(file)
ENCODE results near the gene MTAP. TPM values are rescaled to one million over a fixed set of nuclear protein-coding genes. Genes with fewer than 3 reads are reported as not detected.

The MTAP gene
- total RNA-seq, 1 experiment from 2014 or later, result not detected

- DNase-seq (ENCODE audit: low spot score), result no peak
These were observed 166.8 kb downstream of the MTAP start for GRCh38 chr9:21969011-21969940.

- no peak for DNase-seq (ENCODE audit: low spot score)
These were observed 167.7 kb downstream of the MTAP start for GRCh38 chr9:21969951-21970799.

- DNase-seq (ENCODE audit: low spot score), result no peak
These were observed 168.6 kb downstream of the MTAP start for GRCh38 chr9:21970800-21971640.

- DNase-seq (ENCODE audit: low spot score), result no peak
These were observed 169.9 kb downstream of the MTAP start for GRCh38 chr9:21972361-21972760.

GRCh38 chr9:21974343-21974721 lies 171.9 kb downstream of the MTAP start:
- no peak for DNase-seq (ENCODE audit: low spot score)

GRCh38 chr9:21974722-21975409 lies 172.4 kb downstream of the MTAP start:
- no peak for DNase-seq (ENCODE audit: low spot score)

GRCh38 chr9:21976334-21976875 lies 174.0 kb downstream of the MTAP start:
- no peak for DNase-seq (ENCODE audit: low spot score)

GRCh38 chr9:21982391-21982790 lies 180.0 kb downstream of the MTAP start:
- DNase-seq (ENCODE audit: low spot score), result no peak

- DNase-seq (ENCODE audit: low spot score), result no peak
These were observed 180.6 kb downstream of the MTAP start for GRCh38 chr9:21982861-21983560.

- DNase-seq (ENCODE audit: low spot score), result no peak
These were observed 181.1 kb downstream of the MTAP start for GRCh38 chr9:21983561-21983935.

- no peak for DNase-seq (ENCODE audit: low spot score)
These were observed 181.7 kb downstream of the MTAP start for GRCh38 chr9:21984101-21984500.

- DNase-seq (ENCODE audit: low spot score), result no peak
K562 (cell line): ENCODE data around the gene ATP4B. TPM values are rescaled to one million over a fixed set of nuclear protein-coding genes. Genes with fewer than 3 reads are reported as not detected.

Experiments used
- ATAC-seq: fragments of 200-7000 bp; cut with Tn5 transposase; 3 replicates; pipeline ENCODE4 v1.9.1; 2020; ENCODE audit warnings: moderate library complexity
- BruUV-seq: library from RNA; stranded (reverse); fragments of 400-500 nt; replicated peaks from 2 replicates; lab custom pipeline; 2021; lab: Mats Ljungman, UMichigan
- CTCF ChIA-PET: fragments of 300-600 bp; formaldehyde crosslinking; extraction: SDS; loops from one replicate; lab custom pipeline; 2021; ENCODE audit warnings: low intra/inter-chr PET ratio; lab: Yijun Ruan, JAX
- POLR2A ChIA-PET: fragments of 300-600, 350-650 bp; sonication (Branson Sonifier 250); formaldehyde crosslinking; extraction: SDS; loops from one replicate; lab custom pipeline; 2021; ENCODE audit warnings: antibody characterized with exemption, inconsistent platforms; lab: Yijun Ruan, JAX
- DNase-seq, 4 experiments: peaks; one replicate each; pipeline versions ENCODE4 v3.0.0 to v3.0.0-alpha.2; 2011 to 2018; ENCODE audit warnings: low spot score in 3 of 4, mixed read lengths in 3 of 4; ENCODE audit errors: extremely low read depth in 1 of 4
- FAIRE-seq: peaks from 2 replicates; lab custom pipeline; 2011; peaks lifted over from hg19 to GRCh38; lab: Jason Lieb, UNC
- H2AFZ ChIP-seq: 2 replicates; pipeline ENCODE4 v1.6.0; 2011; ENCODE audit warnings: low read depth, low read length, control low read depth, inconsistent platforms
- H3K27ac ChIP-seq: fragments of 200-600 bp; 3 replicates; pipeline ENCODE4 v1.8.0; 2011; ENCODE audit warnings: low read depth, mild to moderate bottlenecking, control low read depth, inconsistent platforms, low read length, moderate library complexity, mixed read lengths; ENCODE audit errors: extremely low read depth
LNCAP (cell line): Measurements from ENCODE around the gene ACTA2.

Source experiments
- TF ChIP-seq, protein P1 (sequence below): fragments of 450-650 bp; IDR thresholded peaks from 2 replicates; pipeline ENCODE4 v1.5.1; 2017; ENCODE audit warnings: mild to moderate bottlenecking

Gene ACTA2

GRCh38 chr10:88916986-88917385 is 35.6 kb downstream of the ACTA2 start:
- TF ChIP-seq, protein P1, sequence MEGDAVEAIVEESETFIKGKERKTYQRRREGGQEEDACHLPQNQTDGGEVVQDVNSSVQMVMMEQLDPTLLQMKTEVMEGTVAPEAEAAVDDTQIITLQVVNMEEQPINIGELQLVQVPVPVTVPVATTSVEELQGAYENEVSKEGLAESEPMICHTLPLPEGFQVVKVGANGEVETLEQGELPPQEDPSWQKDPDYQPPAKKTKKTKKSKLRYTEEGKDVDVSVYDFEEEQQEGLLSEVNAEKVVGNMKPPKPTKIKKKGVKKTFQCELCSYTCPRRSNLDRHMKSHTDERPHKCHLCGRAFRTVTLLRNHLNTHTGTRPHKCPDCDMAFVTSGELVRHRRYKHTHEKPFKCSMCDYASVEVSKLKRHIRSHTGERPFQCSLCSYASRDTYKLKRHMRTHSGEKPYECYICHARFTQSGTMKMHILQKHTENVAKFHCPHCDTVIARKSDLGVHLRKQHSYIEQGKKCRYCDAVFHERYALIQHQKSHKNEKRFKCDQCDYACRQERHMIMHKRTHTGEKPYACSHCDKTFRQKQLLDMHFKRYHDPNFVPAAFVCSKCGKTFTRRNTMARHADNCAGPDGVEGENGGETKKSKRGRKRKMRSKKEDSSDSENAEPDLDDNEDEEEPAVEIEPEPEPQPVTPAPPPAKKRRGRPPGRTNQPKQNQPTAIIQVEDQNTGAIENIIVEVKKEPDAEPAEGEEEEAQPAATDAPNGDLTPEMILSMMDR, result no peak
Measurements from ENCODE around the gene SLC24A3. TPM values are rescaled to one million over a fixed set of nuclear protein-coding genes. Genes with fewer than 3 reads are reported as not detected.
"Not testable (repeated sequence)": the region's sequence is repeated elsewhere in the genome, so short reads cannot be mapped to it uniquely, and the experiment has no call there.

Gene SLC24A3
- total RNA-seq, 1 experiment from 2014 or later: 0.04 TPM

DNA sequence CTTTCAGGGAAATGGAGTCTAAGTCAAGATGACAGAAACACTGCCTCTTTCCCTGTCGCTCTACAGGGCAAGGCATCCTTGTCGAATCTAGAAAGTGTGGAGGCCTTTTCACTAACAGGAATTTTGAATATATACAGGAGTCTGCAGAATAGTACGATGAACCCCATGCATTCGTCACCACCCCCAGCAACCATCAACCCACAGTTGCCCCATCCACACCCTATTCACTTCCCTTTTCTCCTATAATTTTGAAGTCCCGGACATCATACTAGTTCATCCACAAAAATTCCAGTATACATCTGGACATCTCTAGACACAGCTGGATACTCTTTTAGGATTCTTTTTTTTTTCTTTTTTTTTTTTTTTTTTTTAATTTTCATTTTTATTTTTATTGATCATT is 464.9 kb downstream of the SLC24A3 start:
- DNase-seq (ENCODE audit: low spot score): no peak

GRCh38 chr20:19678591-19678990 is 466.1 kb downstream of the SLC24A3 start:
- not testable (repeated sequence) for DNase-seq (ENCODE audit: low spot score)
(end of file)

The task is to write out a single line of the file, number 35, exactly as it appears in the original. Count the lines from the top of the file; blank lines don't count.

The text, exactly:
- H2AFZ ChIP-seq: 2 replicates; pipeline ENCODE4 v1.6.0; 2011; ENCODE audit warnings: low read depth, low read length, control low read depth, inconsistent platforms